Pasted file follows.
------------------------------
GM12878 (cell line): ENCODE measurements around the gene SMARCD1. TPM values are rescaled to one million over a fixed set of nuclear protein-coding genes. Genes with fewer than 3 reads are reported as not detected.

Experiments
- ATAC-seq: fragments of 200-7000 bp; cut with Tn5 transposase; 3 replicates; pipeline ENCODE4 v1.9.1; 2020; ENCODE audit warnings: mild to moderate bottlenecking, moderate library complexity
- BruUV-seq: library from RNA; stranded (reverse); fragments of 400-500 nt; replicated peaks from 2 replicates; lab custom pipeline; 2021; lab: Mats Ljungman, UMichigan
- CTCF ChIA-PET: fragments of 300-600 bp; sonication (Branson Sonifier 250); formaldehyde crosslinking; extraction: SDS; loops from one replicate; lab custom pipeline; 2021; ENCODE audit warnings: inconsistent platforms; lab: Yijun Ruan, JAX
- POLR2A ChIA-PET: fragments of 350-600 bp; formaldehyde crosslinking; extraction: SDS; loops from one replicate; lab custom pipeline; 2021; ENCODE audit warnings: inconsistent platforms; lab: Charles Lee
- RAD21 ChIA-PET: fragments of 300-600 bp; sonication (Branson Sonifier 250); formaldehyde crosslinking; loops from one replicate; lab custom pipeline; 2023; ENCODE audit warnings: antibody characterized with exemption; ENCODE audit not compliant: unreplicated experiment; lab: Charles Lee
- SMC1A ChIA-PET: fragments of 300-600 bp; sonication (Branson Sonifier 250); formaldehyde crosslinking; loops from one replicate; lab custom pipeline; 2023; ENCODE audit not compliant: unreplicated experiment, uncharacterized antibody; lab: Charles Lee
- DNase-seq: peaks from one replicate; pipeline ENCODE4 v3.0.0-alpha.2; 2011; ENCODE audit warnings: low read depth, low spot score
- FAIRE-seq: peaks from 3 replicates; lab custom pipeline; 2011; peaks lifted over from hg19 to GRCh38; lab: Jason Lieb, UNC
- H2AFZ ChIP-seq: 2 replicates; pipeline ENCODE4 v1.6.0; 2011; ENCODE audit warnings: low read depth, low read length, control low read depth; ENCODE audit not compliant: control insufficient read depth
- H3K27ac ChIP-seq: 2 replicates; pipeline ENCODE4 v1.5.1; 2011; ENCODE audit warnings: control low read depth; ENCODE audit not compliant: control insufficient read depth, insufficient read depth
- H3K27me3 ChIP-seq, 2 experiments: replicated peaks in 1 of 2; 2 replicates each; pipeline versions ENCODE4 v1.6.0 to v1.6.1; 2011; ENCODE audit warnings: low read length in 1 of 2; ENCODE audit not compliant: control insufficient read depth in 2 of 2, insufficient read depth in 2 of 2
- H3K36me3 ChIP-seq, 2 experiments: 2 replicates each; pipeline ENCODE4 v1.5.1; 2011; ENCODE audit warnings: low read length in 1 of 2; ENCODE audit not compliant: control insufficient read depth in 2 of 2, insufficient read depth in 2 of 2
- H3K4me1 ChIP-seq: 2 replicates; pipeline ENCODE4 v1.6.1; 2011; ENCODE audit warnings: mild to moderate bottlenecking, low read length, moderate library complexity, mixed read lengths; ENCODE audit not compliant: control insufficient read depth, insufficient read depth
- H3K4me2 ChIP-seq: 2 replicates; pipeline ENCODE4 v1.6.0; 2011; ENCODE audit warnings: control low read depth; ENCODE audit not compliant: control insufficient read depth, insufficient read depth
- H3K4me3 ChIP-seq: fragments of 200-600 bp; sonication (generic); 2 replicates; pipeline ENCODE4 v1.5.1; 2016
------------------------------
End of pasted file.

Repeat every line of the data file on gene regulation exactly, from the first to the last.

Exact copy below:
GM12878 (cell line): ENCODE measurements around the gene SMARCD1. TPM values are rescaled to one million over a fixed set of nuclear protein-coding genes. Genes with fewer than 3 reads are reported as not detected.

Experiments
- ATAC-seq: fragments of 200-7000 bp; cut with Tn5 transposase; 3 replicates; pipeline ENCODE4 v1.9.1; 2020; ENCODE audit warnings: mild to moderate bottlenecking, moderate library complexity
- BruUV-seq: library from RNA; stranded (reverse); fragments of 400-500 nt; replicated peaks from 2 replicates; lab custom pipeline; 2021; lab: Mats Ljungman, UMichigan
- CTCF ChIA-PET: fragments of 300-600 bp; sonication (Branson Sonifier 250); formaldehyde crosslinking; extraction: SDS; loops from one replicate; lab custom pipeline; 2021; ENCODE audit warnings: inconsistent platforms; lab: Yijun Ruan, JAX
- POLR2A ChIA-PET: fragments of 350-600 bp; formaldehyde crosslinking; extraction: SDS; loops from one replicate; lab custom pipeline; 2021; ENCODE audit warnings: inconsistent platforms; lab: Charles Lee
- RAD21 ChIA-PET: fragments of 300-600 bp; sonication (Branson Sonifier 250); formaldehyde crosslinking; loops from one replicate; lab custom pipeline; 2023; ENCODE audit warnings: antibody characterized with exemption; ENCODE audit not compliant: unreplicated experiment; lab: Charles Lee
- SMC1A ChIA-PET: fragments of 300-600 bp; sonication (Branson Sonifier 250); formaldehyde crosslinking; loops from one replicate; lab custom pipeline; 2023; ENCODE audit not compliant: unreplicated experiment, uncharacterized antibody; lab: Charles Lee
- DNase-seq: peaks from one replicate; pipeline ENCODE4 v3.0.0-alpha.2; 2011; ENCODE audit warnings: low read depth, low spot score
- FAIRE-seq: peaks from 3 replicates; lab custom pipeline; 2011; peaks lifted over from hg19 to GRCh38; lab: Jason Lieb, UNC
- H2AFZ ChIP-seq: 2 replicates; pipeline ENCODE4 v1.6.0; 2011; ENCODE audit warnings: low read depth, low read length, control low read depth; ENCODE audit not compliant: control insufficient read depth
- H3K27ac ChIP-seq: 2 replicates; pipeline ENCODE4 v1.5.1; 2011; ENCODE audit warnings: control low read depth; ENCODE audit not compliant: control insufficient read depth, insufficient read depth
- H3K27me3 ChIP-seq, 2 experiments: replicated peaks in 1 of 2; 2 replicates each; pipeline versions ENCODE4 v1.6.0 to v1.6.1; 2011; ENCODE audit warnings: low read length in 1 of 2; ENCODE audit not compliant: control insufficient read depth in 2 of 2, insufficient read depth in 2 of 2
- H3K36me3 ChIP-seq, 2 experiments: 2 replicates each; pipeline ENCODE4 v1.5.1; 2011; ENCODE audit warnings: low read length in 1 of 2; ENCODE audit not compliant: control insufficient read depth in 2 of 2, insufficient read depth in 2 of 2
- H3K4me1 ChIP-seq: 2 replicates; pipeline ENCODE4 v1.6.1; 2011; ENCODE audit warnings: mild to moderate bottlenecking, low read length, moderate library complexity, mixed read lengths; ENCODE audit not compliant: control insufficient read depth, insufficient read depth
- H3K4me2 ChIP-seq: 2 replicates; pipeline ENCODE4 v1.6.0; 2011; ENCODE audit warnings: control low read depth; ENCODE audit not compliant: control insufficient read depth, insufficient read depth
- H3K4me3 ChIP-seq: fragments of 200-600 bp; sonication (generic); 2 replicates; pipeline ENCODE4 v1.5.1; 2016